Thriving After Cancer

— Tara Sanft, MD, on how clinicians can support patients through difficult times


"The Doctor's Art" is a weekly podcast that explores what makes medicine meaningful, featuring profiles and stories from clinicians, patients, educators, leaders, and others working in healthcare. Listen and subscribe/follow on Apple, Spotify, Amazon, Google, Stitcher, and Podchaser.

When we hear about people with cancer, the stories often end when the treatments end -- either the battle has been won and the cancer cured, or in more tragic circumstances, the cancer takes the patient's life. But for patients who survive, that's not where the story ends.

Cancer has fundamentally transformed their lives. How are they to make sense of the existentially threatening experience they have gone through? That's where cancer survivorship comes in.

Joining Henry Bair and Tyler Johnson, MD, in this episode is Tara Sanft, MD, director of the Survivorship Clinic at Yale Cancer Center in New Haven, Connecticut, where she helps patients thrive after cancer. Sanft is also a breast oncologist and the chief patient experience officer at Smilow Cancer Hospital.

In this episode, we discuss the importance of cancer survivorship, how Sanft navigates the emotional challenges of her work, and what all clinicians can do to better support patients through difficult times.

In this episode, you will hear about:

  • 2:04 How the death of a family member influenced Sanft's decision to go into medicine
  • 6:02 Why Sanft decided to focus on palliative care
  • 14:20 Reflections on how communication and building relationships are key to palliative care
  • 19:53 A discussion of cultivating sacred moments in medicine
  • 26:02 The purpose of a cancer survivorship clinic
  • 33:35 A discussion of the most challenging aspects of Sanft's practice
  • 36:30 How she shoulders the emotional toll of her work
  • 40:25 Sanft's duties as the chief patient experience officer at her hospital
  • 43:17 How to create culture change in medicine
  • 48:18 Sanft's advice to clinicians on how to better foster self-compassion and create effective healthcare teams

The following is a partial transcript (note errors are possible):

Johnson: Can you start out by just telling us your origin story? How did you get into medicine? What did your path look like?

Sanft: I grew up in Iowa and my father worked for Winnebago Industries and my mother was a psychiatric nurse in the outpatient setting. Sort of functioned like a nurse practitioner back in the day, and she really found her job very fulfilling. So she would talk to me as a child that you could do anything you want. And she felt that practicing medicine was really special.

And so in her generation, she was not encouraged to pursue a career in medicine as a medical doctor, but instead through a nursing school. And she suggested, though, that I could be anything, even a doctor. And so that seed was planted very early.

And then when I was 11, her brother died of pancreas cancer -- so my uncle; he was 32 at the time, and I was 11. And I realized now that that had a profound impact, not just on my family, but on me and my connection to oncology, to palliative care, and to supporting people during really serious illness.

Johnson: And so, tell us a little bit about that. You know, it's so interesting. We've talked with a number of people on the program over time who have some experience in their young life that has a really formative impact in terms of leading them to become a doctor. But it's also so interesting that what I imagine was, you know, especially when your uncle was so young at the time of diagnosis, had to be a tragic and very difficult -- and I imagine as a child, very confusing -- event in your life. How was it that that operated to make you then want to go into medicine?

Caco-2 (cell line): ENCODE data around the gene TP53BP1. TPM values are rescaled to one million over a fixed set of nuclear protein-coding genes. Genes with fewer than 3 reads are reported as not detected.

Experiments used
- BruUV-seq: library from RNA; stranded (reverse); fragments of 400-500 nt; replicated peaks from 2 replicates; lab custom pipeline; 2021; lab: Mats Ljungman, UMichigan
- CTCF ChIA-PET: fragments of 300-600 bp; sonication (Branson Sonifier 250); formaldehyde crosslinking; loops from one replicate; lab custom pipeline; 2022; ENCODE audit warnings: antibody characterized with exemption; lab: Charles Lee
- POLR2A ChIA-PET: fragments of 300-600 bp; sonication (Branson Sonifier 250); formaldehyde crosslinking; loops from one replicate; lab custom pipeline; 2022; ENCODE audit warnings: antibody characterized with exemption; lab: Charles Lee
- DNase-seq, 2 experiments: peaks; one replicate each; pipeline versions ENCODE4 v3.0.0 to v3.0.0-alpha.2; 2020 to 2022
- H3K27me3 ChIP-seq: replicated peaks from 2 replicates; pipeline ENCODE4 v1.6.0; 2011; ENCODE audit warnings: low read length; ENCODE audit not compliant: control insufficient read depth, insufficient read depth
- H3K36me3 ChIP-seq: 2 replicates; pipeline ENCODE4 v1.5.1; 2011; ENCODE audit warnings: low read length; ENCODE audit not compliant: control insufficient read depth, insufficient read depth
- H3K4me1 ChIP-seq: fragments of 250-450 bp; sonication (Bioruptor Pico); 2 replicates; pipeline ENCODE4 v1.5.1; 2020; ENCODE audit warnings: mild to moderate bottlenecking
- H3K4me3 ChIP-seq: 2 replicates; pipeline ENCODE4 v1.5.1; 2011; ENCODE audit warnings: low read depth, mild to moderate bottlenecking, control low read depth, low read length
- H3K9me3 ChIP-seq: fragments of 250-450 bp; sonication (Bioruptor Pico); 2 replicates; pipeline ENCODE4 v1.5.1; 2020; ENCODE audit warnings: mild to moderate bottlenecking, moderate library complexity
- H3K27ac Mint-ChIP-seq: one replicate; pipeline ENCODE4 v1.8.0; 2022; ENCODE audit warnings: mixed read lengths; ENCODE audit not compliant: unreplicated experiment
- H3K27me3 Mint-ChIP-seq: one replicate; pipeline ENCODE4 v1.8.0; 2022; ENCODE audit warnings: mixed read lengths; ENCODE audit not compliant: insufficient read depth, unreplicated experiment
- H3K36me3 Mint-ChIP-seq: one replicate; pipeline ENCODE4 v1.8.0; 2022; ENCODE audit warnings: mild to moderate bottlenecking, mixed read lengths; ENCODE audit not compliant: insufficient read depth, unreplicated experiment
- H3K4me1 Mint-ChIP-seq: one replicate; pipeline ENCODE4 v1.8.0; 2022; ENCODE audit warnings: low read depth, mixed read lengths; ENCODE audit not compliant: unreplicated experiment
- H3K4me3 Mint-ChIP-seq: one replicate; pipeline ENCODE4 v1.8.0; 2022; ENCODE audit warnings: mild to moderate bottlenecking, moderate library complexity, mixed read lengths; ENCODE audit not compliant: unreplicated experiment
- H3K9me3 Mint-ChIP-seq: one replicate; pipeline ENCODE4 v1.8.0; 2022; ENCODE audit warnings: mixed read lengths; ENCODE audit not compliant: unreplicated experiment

Sanft: It's interesting, because what I remember is just snippets from like back seats of a car, you know, of conversation happening in the front. And I remember profoundly that there was just great sadness that at this time there wasn't great treatments. There was nothing much that could be done.

He had two little kids, and my uncle was the life of the party. He was the comedian at the barbecue who was always having us laughing with funny stories, with the kids included. And so there was this profound sadness that this was coming.

And yet when he passed away in his home in hospice, everyone felt like that was very beautiful. And I remember being drawn to that, to that ability to support a family in their most serious time of suffering and giving them comfort through something that's inevitable, and I didn't know all of this at 11. All I knew is I could be anything, including a doctor.

And so, fast forwarded, I loved school. I loved science. And I went into medical school. And it probably wasn't until my intern year when I rotated on oncology and was on call in the middle of the night having to talk to patients about either transferring to the ICU [intensive care unit] or focusing on their comfort on the floor, that it all kind of clicked for me.

And I felt that deep connection to these patients at their toughest times of deciding what to do next. And I finally felt like I was finding my calling and that it made me feel very fulfilled to be a part of that, regardless of what they chose, whether to go to the ICU or to stay on the floor and focus on comfort, I felt always fulfilled after being a part and bearing witness to that and helping to facilitate those decisions.

For the full transcript, visit The Doctor's Art.

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